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Publics and Privates

06 Jul Posted by in Business | Comments Off on Publics and Privates

I just did an interview with a very perceptive University Relations staffer, who was asking among other things about why I wanted to become Provost and why I moved from a private to a public setting.

The fact was, when I did decide to put in for the position at Mason I didn’t think a lot about the move from private to public. I remember thinking that a public setting might make funding for capital projects easier than they had been at Carnegie Mellon, and on the whole that has probably proved accurate. We still have urgent capital needs still to be addressed, and I also have learned over the past decade that intentionally or not the state often tries to buy us off with capital offerings rather than more demanding annual operational support. But we have made some progress.

I thought a little about how a public board would compare to a private set of trustees. But not having been a provost before, my experience with the trustees was at some remove — I was never responsible for primary care and feeding. It is certainly true that a public board requires a lot more work and agility than the private trustees seemed to expect, particularly outside purely fiscal matters.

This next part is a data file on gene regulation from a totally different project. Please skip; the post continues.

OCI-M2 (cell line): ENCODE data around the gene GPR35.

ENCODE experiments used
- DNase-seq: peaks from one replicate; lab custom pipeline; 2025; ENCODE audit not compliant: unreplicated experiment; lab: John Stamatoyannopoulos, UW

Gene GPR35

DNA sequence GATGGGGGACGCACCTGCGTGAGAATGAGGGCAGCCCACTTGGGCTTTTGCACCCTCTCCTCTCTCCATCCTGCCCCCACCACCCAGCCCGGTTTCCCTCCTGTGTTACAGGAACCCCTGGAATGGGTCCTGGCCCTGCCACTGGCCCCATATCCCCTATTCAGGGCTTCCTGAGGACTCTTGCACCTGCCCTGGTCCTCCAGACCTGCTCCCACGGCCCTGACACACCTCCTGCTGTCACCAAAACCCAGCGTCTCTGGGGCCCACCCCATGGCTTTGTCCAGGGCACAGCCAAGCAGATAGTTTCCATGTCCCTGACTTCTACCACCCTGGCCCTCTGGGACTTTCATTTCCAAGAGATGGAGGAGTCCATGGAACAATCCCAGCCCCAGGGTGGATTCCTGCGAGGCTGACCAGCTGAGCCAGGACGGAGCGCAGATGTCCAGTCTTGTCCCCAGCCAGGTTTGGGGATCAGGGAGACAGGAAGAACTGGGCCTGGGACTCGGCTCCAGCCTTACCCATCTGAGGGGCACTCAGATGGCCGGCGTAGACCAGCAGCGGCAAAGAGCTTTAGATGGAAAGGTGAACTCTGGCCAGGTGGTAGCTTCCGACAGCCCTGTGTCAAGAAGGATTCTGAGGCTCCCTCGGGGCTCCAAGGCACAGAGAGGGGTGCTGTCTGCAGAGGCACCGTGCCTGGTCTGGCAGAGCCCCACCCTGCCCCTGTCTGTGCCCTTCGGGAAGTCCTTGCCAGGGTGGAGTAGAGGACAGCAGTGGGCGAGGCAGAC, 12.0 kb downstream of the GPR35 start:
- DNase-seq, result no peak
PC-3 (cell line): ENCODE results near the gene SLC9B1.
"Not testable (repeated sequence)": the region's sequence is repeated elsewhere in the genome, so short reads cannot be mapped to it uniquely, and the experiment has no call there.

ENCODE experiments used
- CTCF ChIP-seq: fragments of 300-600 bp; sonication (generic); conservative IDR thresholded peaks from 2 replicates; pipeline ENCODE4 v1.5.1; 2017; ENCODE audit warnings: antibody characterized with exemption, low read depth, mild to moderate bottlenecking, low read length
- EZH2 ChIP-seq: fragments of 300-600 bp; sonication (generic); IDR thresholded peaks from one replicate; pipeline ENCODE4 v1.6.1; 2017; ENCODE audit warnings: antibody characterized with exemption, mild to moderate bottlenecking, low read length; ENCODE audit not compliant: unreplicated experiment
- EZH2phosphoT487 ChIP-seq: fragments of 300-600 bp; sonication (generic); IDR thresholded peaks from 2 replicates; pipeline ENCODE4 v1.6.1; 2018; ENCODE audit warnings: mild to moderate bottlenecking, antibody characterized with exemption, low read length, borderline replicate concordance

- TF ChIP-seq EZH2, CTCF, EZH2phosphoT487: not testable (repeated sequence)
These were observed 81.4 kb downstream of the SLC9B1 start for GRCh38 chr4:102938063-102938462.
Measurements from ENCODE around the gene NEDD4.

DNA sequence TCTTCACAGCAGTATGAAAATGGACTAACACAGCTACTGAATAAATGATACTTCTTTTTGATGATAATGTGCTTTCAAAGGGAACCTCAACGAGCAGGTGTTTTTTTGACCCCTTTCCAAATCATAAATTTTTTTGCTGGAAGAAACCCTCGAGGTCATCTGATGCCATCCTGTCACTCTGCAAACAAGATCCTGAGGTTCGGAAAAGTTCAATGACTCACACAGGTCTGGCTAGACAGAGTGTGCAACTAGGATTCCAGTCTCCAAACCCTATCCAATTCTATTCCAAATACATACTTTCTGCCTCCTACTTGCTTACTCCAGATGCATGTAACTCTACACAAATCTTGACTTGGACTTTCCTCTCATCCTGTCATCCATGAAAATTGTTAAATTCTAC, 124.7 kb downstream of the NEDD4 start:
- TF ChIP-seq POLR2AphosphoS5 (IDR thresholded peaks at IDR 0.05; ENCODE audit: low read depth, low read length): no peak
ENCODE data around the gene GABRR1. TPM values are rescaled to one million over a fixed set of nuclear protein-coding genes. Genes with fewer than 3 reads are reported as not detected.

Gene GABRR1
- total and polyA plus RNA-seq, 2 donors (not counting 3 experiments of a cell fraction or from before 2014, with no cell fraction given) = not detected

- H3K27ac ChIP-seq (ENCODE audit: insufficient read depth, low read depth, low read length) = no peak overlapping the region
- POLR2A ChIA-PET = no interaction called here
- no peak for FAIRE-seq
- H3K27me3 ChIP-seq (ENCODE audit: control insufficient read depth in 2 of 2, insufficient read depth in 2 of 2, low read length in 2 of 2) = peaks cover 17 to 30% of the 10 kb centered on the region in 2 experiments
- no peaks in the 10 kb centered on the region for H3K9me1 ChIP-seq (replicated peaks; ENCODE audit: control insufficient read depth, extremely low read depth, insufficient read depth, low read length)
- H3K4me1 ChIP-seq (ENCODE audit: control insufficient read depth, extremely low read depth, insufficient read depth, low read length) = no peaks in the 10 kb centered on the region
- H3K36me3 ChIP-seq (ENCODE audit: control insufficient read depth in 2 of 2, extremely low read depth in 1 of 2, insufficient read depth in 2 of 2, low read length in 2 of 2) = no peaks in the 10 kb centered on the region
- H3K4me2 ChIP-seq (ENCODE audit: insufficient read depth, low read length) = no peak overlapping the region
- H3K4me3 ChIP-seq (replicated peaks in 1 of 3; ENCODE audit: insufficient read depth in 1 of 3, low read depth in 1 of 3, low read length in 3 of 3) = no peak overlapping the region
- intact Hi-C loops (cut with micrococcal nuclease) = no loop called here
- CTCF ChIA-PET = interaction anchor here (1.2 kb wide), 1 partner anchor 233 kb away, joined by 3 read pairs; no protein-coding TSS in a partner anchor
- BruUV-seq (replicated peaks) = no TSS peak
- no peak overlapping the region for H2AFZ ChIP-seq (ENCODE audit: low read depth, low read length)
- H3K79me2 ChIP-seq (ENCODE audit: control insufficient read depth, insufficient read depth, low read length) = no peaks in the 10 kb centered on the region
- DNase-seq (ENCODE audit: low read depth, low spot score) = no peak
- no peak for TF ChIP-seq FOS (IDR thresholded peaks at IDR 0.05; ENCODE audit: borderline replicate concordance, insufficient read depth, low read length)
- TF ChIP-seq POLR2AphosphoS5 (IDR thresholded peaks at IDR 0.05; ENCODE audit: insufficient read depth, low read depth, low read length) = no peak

On the other hand, serving at a public university raises opportunities to think more systematically about access and service to diverse student backgrounds than work at a good, but not fabulously wealthy, private institution permitted. This proves challenging, particularly in the current fiscal climate, but really important and rewarding as well.

But I am troubled, now at least, by the differences in fiscal flexibility that now seem once again to be opening between the public and private sectors. The better privates simply have salary resources and ranges that publics, unless massively endowed, cannot systematically compete with, and we have to expect not only raids, but raids involving surprisingly massive salary gaps. Obviously, we will be working on greater responsiveness, but amid serious public constraints and even some head-in-sand reluctance even to acknowledge the problem.

Public-private balance sheets are both complex and volatile. That said: it’s impossible to be happy with the present mix.